Craig Kallman doesn’t exactly fly under the radar, but he’s definitely one of the music business’ low-key CEOs. He has spent the better part of his 24 years with Atlantic Records working behind the scenes as the architect of the label’s diverse roster -- the wellspring of its steady market share, which has hovered between 5 percent and its current 10-year peak of 7.3 percent year-to-date (according to Nielsen Music) since Kallman and Julie Greenwald were named co-chairmen in 2005. In the week of June 13, the label had four albums in the Billboard 200’s top 10 -- from rapper Boosie Badazz, alt-rock duo Twenty One Pilots, pop troubadour Ed Sheeran and the Furious 7 soundtrack -- and was still riding hits from pop savant Charli XCX and superstar DJ David Guetta, with music to come from Ty Dolla Sign, Rob Thomas, Santigold and Rudimental and newer signings like country singer Sturgill Simpson, alt-rock band The War on Drugs, EDM newcomer Matoma and Wiz Khalifa co-star Charlie Puth.
The Manhattan-born son of a record-collecting, concert-going attorney, Kallman, 50, began making weekly rounds at the city’s record stores at an early age ("I remember talking to Rick Rubin at 99 Records -- he was coming in with a box of Hose EPs," he recalls, referring to Rubin's 1983 first-ever release). Mentored by DJ Richard Vasquez, Kallman struck a deal with his father that enabled him to DJ on school nights -- at '80s nightlife meccas like Danceteria, the Tunnel, the Palladium and Area -- as long as he made dean's list or magna cum laude, which he did through his 1987 graduation from Brown University. A planned enrollment in Harvard Business School was delayed while he took his chances in the music business, DJ-ing, interning at the New Music Seminar and Rockpool, working at Factory Records and Billboard's charts department -- and, most significantly, starting Big Beat Records.
The label's first release, Taravhonty's Join Hands, sold 5,000 units. Its second, Kraze's The Party, sold more than 250,000 and put the fledgling business, operated out of Kallman's bedroom in his parents' apartment, on the map; before long he had an office and a staff of 12. Courted by both Irving Azoff (who in 1990 licensed Big Beat's Tara Kemp for his Warner-distributed Giant label) and then-Atlantic chief Doug Morris, Kallman threw in his lot with Atlantic in 1991. He's worn both hats ever since: in the 1990s he brought Big Beat hits like Junior M.A.F.I.A. (which spawed Lil Kim) and Changing Faces while working with Atlantic artists like Brandy, Aaliyah, INXS, Mick Jagger and Sean Paul.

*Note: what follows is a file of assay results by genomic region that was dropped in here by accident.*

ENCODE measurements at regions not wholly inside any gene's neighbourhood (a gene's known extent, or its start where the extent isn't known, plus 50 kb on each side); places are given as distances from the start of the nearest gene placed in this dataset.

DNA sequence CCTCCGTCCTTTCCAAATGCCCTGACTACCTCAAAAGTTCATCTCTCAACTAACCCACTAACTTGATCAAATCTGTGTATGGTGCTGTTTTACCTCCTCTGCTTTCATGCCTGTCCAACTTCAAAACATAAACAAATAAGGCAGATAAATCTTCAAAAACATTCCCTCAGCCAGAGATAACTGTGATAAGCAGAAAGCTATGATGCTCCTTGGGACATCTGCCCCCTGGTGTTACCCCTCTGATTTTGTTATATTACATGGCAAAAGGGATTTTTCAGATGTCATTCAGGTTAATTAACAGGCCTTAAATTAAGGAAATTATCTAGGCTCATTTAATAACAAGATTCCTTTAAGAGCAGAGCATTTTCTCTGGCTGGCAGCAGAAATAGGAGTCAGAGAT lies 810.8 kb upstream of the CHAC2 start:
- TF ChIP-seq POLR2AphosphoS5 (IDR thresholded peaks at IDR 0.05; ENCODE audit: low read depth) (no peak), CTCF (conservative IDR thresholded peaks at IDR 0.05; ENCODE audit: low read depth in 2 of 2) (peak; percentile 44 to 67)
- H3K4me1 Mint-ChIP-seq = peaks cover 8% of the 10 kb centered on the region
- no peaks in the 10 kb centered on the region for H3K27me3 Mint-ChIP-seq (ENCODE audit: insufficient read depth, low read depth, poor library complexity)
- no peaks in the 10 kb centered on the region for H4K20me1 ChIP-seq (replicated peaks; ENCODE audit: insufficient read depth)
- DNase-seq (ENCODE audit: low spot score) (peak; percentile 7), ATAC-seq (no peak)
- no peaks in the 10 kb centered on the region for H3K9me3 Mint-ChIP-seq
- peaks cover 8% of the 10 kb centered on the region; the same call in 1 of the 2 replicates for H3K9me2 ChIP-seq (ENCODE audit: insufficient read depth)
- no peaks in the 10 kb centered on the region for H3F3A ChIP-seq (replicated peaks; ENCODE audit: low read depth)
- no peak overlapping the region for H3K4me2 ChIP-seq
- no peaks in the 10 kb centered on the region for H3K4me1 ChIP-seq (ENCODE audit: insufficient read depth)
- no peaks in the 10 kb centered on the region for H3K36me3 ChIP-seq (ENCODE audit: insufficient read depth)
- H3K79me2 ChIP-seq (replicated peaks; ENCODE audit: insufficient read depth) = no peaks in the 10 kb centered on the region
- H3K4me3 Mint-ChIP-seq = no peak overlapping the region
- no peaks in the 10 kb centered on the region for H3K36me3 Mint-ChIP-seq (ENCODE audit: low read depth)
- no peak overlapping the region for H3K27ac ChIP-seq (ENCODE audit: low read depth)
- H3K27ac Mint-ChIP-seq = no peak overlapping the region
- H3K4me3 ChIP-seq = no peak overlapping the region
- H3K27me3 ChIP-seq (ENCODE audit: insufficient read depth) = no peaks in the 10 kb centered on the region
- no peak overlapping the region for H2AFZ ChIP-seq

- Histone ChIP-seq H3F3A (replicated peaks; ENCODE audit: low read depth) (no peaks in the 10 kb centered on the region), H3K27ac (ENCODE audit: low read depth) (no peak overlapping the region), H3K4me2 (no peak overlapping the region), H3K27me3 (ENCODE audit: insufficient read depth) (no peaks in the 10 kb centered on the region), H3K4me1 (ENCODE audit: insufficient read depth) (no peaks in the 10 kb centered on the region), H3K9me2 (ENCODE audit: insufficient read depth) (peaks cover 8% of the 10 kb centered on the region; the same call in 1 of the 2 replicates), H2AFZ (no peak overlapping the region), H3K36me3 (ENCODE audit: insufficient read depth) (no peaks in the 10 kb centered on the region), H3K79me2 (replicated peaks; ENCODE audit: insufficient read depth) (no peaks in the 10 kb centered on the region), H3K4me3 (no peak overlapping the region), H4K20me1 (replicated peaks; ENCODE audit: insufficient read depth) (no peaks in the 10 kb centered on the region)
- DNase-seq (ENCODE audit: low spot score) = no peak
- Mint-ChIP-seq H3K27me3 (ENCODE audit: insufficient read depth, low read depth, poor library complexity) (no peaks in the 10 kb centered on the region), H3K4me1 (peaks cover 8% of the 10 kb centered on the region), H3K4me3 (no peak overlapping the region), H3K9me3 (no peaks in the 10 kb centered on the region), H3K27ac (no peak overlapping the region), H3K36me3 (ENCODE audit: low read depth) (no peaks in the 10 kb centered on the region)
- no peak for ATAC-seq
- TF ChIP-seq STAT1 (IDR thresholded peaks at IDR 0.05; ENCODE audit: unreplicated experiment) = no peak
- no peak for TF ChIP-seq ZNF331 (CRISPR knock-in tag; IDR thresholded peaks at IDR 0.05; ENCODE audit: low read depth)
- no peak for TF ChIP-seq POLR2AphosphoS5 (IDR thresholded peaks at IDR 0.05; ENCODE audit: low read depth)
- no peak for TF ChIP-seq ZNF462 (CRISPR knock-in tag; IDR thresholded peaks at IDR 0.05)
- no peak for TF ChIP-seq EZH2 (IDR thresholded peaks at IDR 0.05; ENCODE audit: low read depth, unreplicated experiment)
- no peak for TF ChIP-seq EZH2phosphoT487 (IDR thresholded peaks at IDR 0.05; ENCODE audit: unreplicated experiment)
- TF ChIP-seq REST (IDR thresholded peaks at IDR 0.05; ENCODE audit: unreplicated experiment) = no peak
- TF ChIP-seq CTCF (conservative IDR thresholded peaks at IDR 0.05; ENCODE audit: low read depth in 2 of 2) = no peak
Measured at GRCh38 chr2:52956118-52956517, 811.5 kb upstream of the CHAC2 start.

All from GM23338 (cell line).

Kallman's musical versatility is on full display in his home studio on Manhattan's Upper East Side, which is like a music geek's version of Willie Wonka's chocolate factory. It contains some 25,000 records -- a small selection from his almost inconceivably vast 750,000-piece collection; the remainder are in a climate-controlled storage facility also used by Sotheby’s -- and hundreds of magazines and pieces of memorabilia spanning multiple genres: every inch of wallspace not dedicated to record shelves is festooned with posters, signed photographs, promotional items, t-shirts, and more. There's also a world-class stereo system (featuring a Linn Sondek turntable and Wilson Audio speakers) and, down the hall, a studio where, during this interview, singer/songwriter Andrea Martin worked on demos with engineer Peter Kim while Kallman's 12-year-old son Ryland (the family, also including Kallman’s wife, Isabel, lives down the hall) shot baskets on the sprawling patio.
What were you thinking when you started this collection?
The idea was to chronicle the history of popular music. It was all born out of the birth of the CD -- the industry was like, "The CD is the future and vinyl is over," I was like, "I've gotta preserve the history of vinyl before it disappears." That's kinda what started the madness: whatever record I fell in love with, I wanted to listen to in its best form before it disappeared. There's nothing that compares to pulling out a rare 45 and putting the needle on it and hearing it in analog through your home stereo system.
Was there a single song or concert that made you want to be in the music business?